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Sure, it's a good idea if you want to spend 3 hours or more of each weekday burning gas @$1/litre and looking at brakelights, trucks and rubbernecking accidents on the side of the road. Higher insurance, numerous near-miss accidents with bad drivers who don't yield right of way, slowpokes in the middle and left lane, more oil changes, more tires, more worn out cars. Traffic slows to a crawl and it sucks the life out of you and your car. You will be TIRED on the weekend. When there is freezing rain or a snowstorm coming through your drive can be up to 4 hours long. Doesn't look to me like you are getting away from anything by living so far from work. If you work in S, live in S. If you work in Toronto, live in Toronto. Commuting sucks.

I am pretty sure that Stouffville has lower property taxes than Markham, as I have lived in both places. Also the Stouffville has a lower car accident rate than Markham in comparison.

There is a GO train during rushhours, and GO bus for after hours. Driving would take at least 1.5 hours during rush hour to get down town for sure.

Not sure why they would want to move to Stouffville if they work downtown, unless they work hours that would definitely be suitable to riding the GO train, and not having to take the GO bus, as that is so much longer. And tht would mean no late nights, or extra hours at work, otherwise you would miss the last train.

As MG mentioned, the auto factor for a car or a second car, if they don't already have one downtown, should be factored.

I think that alot of people that moved further out of the city as they have been priced out of properties, but it does cut into your family time.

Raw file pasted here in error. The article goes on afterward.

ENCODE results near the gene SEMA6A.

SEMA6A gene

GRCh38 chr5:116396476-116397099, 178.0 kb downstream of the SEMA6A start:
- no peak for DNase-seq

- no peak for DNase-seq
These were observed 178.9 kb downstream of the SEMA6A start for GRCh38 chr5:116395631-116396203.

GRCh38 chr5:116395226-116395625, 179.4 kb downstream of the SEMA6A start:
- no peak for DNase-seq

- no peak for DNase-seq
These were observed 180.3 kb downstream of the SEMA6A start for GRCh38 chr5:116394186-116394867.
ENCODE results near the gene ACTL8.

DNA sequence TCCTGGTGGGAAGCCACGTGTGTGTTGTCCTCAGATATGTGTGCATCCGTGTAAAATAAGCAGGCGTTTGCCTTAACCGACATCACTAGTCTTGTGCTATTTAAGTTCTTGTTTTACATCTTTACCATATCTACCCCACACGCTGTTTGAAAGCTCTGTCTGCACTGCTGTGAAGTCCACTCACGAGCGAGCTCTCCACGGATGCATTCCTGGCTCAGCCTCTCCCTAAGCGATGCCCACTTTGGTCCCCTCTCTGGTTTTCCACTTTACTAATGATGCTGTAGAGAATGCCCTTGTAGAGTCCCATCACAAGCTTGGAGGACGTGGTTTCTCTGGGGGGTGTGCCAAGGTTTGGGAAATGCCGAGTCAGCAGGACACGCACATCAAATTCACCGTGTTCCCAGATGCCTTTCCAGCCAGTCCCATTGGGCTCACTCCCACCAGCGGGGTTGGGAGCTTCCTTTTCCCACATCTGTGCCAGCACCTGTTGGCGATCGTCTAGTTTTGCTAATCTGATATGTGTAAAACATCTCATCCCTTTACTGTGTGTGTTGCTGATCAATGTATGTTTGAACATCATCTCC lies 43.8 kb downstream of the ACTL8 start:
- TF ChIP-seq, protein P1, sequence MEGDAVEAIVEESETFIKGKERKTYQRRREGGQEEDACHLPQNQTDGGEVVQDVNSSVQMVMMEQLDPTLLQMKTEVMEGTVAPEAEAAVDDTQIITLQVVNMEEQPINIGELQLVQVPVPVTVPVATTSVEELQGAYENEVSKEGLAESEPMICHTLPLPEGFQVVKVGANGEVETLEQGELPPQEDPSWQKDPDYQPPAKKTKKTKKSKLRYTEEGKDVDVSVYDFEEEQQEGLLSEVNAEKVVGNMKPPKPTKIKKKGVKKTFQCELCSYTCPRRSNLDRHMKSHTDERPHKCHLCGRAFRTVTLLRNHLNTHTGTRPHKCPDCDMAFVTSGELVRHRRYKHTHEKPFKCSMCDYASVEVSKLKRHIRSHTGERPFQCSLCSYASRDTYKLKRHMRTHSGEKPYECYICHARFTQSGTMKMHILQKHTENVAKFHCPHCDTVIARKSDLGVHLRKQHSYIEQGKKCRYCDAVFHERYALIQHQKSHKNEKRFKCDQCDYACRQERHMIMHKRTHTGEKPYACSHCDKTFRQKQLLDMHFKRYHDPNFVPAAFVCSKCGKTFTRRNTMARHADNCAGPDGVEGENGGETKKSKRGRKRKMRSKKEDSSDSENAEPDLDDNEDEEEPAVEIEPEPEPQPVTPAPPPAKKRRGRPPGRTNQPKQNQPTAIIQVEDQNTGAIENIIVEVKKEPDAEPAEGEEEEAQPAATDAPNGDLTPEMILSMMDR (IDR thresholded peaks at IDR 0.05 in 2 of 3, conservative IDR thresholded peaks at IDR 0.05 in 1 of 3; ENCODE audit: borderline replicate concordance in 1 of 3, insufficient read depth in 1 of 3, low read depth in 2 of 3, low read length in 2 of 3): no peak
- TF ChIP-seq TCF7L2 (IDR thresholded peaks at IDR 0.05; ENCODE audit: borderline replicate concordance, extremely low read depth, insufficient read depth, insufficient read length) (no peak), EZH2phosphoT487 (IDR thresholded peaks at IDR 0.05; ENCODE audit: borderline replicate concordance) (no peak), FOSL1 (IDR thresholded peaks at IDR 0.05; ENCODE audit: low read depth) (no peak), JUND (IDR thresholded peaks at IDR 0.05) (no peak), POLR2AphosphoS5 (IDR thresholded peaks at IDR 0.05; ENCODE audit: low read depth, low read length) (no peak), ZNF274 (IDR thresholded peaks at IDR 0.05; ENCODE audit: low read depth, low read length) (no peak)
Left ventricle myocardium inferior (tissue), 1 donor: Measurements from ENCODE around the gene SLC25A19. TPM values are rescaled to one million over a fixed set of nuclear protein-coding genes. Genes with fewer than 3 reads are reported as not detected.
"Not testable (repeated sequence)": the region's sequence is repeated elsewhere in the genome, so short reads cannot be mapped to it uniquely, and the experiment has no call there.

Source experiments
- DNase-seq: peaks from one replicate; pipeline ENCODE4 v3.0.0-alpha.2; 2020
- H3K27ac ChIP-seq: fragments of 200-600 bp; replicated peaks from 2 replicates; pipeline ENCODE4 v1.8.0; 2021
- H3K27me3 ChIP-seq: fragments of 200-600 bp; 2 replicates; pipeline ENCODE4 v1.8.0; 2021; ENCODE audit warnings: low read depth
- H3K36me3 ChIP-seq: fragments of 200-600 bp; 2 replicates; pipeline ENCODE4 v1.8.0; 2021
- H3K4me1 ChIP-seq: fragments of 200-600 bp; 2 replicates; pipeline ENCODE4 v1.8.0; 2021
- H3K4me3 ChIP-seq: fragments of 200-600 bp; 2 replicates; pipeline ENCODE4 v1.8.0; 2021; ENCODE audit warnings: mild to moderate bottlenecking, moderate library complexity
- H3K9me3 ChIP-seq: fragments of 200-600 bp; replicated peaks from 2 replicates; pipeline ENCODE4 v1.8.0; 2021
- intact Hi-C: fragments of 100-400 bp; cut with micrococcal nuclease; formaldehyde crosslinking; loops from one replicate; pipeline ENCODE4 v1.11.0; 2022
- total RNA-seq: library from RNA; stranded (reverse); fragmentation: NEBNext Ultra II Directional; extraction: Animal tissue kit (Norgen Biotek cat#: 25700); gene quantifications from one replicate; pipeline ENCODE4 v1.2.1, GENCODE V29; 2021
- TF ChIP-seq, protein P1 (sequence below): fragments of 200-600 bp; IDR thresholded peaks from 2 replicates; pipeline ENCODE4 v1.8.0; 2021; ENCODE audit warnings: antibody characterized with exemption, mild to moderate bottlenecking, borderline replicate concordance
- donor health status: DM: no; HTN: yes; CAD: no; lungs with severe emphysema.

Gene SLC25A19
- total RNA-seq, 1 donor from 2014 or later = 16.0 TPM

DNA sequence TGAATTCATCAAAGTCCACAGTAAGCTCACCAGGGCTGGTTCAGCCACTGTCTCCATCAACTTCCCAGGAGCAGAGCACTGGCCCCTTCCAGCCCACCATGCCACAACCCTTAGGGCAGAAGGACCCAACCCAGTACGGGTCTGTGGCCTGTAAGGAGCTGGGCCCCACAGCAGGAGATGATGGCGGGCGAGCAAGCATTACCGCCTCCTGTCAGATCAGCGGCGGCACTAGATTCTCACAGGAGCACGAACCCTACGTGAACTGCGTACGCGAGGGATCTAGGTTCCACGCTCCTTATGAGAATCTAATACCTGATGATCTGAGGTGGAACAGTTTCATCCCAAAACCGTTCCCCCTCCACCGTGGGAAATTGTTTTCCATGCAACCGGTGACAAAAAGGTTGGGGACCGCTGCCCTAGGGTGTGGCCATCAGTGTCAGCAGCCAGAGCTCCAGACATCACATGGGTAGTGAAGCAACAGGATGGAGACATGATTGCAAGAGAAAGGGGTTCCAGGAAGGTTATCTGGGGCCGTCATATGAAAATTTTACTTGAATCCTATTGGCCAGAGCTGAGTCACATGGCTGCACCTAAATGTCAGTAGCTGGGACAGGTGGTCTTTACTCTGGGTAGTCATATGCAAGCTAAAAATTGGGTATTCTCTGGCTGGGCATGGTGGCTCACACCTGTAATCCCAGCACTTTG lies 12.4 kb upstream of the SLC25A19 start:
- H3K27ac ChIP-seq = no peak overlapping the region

Me, personally, I couldn't drive further than 30 mins each way for work, otherwise it would take away from family time.

I had a Mattamy home in Stouffville when I was there, and they had a great customer service team, and treated me great. Having said that...they do build in other areas that are closer to downtown too.
 

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i thought they pronounced it on the louisville kentucky model. LOO ah vill.

STOW ah vill.
 

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"Stuffville" is a joke; much like we pronounced "Stratford" as "St. Ratford" when I was growing up (to go with St. Mary's, St. Jacob's, and other similar towns nearby).

It's actually pronounced on the Vermont model, e.g. STOWE-ville.
 

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yes i know it's a joke.

the native speaker said it same as you wrote - STOWEville - but he had just the correct hint of ontario twang - STOW ah vill.
 

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For the rural lifestyle with a flea market every Saturday and a reasonable commute, Stouville on the Go Train is a reasonable compromise. You can read the paper or do work on the train and spend the time at home as quality time.

I would think it works best for a young family where the schools are nice. For a couple without kids, I do not see it as an option. A friend lived there, but when the family grew up, he moved to the Bay of Quinte and his wife bought a condo in TO.